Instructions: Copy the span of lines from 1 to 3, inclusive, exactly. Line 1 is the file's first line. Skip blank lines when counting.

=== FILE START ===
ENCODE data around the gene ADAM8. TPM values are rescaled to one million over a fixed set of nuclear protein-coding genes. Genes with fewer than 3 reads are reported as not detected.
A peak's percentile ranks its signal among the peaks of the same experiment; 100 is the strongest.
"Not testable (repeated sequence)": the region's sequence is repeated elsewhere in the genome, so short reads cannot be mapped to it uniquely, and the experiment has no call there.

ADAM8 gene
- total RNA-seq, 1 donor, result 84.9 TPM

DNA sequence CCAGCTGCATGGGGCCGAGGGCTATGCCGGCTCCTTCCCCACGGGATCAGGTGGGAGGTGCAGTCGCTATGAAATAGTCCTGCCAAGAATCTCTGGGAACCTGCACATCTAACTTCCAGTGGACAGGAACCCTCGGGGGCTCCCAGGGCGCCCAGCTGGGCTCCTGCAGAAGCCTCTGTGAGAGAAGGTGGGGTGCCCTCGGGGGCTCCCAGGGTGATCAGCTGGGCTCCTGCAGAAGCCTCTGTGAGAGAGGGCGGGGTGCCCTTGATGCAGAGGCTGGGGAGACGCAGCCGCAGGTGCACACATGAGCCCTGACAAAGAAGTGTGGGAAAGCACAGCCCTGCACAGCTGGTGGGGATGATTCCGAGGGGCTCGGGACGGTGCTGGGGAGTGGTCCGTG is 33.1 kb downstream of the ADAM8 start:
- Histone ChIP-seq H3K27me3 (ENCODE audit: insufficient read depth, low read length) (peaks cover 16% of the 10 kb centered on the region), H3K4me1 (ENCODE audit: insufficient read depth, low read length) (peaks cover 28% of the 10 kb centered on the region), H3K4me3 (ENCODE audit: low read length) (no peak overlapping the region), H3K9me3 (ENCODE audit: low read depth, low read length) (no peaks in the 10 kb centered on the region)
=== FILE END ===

ENCODE data around the gene ADAM8. TPM values are rescaled to one million over a fixed set of nuclear protein-coding genes. Genes with fewer than 3 reads are reported as not detected.
A peak's percentile ranks its signal among the peaks of the same experiment; 100 is the strongest.
"Not testable (repeated sequence)": the region's sequence is repeated elsewhere in the genome, so short reads cannot be mapped to it uniquely, and the experiment has no call there.